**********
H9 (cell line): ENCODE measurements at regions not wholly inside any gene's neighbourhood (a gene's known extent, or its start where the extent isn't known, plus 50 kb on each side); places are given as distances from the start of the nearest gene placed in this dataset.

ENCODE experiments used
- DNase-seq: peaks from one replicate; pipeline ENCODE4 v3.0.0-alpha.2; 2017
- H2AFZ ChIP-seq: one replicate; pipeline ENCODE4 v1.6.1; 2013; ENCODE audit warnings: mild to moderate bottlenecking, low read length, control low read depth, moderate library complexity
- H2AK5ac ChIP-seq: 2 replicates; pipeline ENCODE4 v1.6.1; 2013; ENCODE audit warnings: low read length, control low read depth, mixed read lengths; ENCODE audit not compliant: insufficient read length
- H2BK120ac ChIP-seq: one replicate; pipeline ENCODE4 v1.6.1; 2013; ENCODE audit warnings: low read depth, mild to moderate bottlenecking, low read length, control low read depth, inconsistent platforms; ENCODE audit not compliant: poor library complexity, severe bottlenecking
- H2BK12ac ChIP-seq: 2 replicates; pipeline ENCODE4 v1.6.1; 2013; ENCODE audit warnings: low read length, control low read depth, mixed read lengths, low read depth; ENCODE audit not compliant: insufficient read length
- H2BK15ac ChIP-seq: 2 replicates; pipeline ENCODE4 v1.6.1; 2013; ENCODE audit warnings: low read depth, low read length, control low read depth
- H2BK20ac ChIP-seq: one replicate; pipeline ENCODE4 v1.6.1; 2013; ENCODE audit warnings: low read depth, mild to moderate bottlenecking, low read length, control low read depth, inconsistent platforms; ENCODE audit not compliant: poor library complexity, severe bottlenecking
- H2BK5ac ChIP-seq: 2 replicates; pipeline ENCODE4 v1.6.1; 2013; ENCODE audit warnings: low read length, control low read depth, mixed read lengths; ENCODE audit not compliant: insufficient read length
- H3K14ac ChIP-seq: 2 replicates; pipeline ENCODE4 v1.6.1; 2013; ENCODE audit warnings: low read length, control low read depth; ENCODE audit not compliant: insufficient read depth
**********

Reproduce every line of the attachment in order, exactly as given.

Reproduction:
H9 (cell line): ENCODE measurements at regions not wholly inside any gene's neighbourhood (a gene's known extent, or its start where the extent isn't known, plus 50 kb on each side); places are given as distances from the start of the nearest gene placed in this dataset.

ENCODE experiments used
- DNase-seq: peaks from one replicate; pipeline ENCODE4 v3.0.0-alpha.2; 2017
- H2AFZ ChIP-seq: one replicate; pipeline ENCODE4 v1.6.1; 2013; ENCODE audit warnings: mild to moderate bottlenecking, low read length, control low read depth, moderate library complexity
- H2AK5ac ChIP-seq: 2 replicates; pipeline ENCODE4 v1.6.1; 2013; ENCODE audit warnings: low read length, control low read depth, mixed read lengths; ENCODE audit not compliant: insufficient read length
- H2BK120ac ChIP-seq: one replicate; pipeline ENCODE4 v1.6.1; 2013; ENCODE audit warnings: low read depth, mild to moderate bottlenecking, low read length, control low read depth, inconsistent platforms; ENCODE audit not compliant: poor library complexity, severe bottlenecking
- H2BK12ac ChIP-seq: 2 replicates; pipeline ENCODE4 v1.6.1; 2013; ENCODE audit warnings: low read length, control low read depth, mixed read lengths, low read depth; ENCODE audit not compliant: insufficient read length
- H2BK15ac ChIP-seq: 2 replicates; pipeline ENCODE4 v1.6.1; 2013; ENCODE audit warnings: low read depth, low read length, control low read depth
- H2BK20ac ChIP-seq: one replicate; pipeline ENCODE4 v1.6.1; 2013; ENCODE audit warnings: low read depth, mild to moderate bottlenecking, low read length, control low read depth, inconsistent platforms; ENCODE audit not compliant: poor library complexity, severe bottlenecking
- H2BK5ac ChIP-seq: 2 replicates; pipeline ENCODE4 v1.6.1; 2013; ENCODE audit warnings: low read length, control low read depth, mixed read lengths; ENCODE audit not compliant: insufficient read length
- H3K14ac ChIP-seq: 2 replicates; pipeline ENCODE4 v1.6.1; 2013; ENCODE audit warnings: low read length, control low read depth; ENCODE audit not compliant: insufficient read depth